So it’s possible that we bring some complicated stuff to a story like Noah. Because of all this, I just want to name that it can be a little tricky to approach a scripture story like this one. So I don’t think our job here is to really try and fact check this or gloss over what feels hard about a story where God wipes out the whole world. We can feel that tension, we can hold those questions, AND we can do all that while still believing that there is something really important for us to learn from this story. I think our invitation here is to find the message and the wisdom in this narrative. Peter Enns says, and it’s one of my favorite things, the Bible is a book of wisdom. And that means that even though this was written for a time very different than our own, for people living in a different time and different context, this story still matters. And it still has something for us. God can speak through it.

And when I read the story of Noah, it just feels like a story that is full of new beginnings. After the ark has been built, after the floodwaters have made themselves known, Noah finds himself waiting on top of Mt. Ararat. And for Noah, this was where it was all going to begin again. For Noah, (SLIDE) Mt. Ararat was a place for second chances.

Think about when you’ve been in a place where a second chance was possible. Again, not on top of a literal mountain, but in a moment of your life where you know it’s possible to have a new beginning or start over. For Noah, this second chance was kind of everything. If we look at Noah’s background, the reason he’s even in this boat on top of a mountain in the first place is because things were going completely wrong with how people were living. The whole thing is God reacting to the ways humans are failing. And somehow, of all the people, it comes down to Noah. He’s the ONE person who God thinks, “well maybe it’s not ALL lost. Maybe we can start again.”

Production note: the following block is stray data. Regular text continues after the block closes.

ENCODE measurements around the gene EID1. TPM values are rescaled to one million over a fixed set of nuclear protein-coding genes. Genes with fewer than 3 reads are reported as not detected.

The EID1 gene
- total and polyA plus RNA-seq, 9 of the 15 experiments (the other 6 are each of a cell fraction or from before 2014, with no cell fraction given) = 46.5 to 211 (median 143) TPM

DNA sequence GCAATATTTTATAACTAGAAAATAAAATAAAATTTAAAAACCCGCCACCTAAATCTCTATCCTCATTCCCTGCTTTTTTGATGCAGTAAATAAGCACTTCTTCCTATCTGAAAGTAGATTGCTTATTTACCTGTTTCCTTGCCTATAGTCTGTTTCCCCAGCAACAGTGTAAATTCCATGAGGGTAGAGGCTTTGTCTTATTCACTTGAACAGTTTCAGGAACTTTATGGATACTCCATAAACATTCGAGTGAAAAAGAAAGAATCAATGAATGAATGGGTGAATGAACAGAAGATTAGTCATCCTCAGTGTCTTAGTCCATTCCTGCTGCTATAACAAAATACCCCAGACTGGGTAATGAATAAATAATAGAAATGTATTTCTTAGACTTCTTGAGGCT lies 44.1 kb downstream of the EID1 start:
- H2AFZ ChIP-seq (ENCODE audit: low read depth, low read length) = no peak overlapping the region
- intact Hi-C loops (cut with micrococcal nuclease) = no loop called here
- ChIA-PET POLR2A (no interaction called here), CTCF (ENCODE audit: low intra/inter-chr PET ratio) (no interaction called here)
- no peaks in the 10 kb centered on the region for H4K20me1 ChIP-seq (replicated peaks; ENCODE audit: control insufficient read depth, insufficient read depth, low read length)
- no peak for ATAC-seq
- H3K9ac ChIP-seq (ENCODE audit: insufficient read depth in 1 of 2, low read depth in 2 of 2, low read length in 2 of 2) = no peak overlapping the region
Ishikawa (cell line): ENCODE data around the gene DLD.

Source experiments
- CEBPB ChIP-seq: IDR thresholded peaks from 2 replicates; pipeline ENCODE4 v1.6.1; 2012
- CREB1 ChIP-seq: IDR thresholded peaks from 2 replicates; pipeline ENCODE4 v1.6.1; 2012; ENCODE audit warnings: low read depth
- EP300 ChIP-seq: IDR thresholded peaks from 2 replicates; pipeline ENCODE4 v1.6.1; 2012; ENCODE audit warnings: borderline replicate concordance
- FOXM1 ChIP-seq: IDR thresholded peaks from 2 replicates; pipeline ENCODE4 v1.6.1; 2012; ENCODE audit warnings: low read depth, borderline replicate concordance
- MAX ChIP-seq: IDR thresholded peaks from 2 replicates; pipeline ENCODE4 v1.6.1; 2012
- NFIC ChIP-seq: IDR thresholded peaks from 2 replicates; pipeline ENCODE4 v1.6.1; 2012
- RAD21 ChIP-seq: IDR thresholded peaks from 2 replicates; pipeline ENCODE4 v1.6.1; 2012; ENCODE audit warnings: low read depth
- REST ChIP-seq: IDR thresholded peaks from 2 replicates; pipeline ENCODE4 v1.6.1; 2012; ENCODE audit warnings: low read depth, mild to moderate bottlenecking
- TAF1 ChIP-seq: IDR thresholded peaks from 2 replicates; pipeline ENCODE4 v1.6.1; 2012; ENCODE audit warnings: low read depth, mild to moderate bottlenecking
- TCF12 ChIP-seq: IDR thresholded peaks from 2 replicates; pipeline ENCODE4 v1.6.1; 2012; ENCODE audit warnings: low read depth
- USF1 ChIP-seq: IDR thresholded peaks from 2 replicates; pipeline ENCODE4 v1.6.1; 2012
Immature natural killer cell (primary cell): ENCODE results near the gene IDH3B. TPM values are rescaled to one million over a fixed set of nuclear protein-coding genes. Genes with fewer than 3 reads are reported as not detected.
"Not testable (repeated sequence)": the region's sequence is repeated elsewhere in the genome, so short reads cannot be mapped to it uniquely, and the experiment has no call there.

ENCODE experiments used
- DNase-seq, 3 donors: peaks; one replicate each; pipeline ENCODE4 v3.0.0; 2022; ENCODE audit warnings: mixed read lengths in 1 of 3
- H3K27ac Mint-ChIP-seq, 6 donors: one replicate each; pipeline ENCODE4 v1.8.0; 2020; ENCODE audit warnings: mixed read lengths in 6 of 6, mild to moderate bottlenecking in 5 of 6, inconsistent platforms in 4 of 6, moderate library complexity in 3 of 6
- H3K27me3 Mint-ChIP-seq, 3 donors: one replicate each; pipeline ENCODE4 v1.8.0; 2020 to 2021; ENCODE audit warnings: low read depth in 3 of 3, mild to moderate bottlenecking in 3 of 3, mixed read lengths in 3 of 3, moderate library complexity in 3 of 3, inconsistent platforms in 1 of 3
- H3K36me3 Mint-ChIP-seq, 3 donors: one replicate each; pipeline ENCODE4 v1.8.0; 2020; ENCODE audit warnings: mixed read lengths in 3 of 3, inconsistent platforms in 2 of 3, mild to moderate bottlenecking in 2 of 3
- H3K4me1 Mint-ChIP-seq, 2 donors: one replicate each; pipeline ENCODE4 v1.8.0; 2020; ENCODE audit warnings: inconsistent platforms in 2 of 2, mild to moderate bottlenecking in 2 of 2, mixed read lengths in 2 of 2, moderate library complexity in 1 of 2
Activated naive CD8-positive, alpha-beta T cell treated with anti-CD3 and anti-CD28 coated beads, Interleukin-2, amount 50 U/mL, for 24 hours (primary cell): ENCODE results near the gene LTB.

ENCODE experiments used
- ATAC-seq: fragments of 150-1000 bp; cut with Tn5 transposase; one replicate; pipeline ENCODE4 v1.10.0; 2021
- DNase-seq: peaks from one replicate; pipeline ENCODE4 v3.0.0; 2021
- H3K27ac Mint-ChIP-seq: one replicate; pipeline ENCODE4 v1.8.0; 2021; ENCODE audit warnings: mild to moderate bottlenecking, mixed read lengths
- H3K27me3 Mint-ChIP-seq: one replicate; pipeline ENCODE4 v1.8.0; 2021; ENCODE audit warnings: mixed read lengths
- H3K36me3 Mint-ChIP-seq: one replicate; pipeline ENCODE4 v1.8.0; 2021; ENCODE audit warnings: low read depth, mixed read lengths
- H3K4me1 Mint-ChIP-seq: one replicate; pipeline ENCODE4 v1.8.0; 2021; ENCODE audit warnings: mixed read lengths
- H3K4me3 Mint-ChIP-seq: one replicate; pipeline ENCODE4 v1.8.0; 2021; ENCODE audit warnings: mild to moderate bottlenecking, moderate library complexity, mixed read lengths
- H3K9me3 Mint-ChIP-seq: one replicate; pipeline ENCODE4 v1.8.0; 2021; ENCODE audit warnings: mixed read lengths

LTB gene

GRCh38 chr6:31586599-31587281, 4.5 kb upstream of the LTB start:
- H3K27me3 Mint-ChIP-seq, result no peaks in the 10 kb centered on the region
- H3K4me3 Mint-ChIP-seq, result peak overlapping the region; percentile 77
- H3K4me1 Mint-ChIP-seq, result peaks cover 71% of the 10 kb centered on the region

And so the question in front of Noah, and the question in front of us, when we are face to face with a new beginning is:

(SLIDE)“If God gave me a second chance, what could I do differently?”

I love that question because it kind of makes us tell the truth, whether we want to or not. I’m not sure if we can actually HAVE a true new beginning without taking a pretty honest inventory of where we’ve been. And the temptation when we’re facing something new is that we want to hold on as tight as we can to the things that we know, to the things that used to work.

And I’m sure I could tell you a million stories like this from my life, but one of the clearest examples I can think of was this pickup truck that Zack and I inherited from my uncle when he died. And man...this pickup truck, everyone was so excited for us to get it. It had been through so much life with him. It had hauled so many things. He loved this truck SO MUCH.